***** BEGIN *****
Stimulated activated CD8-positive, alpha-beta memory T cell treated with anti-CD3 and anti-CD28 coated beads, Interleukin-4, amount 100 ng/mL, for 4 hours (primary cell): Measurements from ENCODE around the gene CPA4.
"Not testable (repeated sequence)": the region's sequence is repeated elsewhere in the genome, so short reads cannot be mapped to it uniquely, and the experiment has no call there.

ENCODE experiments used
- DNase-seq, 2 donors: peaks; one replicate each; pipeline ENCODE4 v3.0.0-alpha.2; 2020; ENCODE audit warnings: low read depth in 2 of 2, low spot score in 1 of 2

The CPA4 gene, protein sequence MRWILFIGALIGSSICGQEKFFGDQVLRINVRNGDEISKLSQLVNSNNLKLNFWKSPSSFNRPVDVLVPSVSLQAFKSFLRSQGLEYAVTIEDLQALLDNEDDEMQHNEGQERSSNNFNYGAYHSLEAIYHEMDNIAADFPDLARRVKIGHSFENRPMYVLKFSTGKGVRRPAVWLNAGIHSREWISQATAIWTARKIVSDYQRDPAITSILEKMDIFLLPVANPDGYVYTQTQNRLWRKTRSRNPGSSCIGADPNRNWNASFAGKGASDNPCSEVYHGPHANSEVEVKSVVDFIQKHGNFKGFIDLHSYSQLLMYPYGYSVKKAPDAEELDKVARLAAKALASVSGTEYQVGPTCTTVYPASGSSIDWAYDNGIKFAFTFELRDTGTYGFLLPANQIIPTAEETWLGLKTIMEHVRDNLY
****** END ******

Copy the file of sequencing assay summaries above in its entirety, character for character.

Stimulated activated CD8-positive, alpha-beta memory T cell treated with anti-CD3 and anti-CD28 coated beads, Interleukin-4, amount 100 ng/mL, for 4 hours (primary cell): Measurements from ENCODE around the gene CPA4.
"Not testable (repeated sequence)": the region's sequence is repeated elsewhere in the genome, so short reads cannot be mapped to it uniquely, and the experiment has no call there.

ENCODE experiments used
- DNase-seq, 2 donors: peaks; one replicate each; pipeline ENCODE4 v3.0.0-alpha.2; 2020; ENCODE audit warnings: low read depth in 2 of 2, low spot score in 1 of 2

The CPA4 gene, protein sequence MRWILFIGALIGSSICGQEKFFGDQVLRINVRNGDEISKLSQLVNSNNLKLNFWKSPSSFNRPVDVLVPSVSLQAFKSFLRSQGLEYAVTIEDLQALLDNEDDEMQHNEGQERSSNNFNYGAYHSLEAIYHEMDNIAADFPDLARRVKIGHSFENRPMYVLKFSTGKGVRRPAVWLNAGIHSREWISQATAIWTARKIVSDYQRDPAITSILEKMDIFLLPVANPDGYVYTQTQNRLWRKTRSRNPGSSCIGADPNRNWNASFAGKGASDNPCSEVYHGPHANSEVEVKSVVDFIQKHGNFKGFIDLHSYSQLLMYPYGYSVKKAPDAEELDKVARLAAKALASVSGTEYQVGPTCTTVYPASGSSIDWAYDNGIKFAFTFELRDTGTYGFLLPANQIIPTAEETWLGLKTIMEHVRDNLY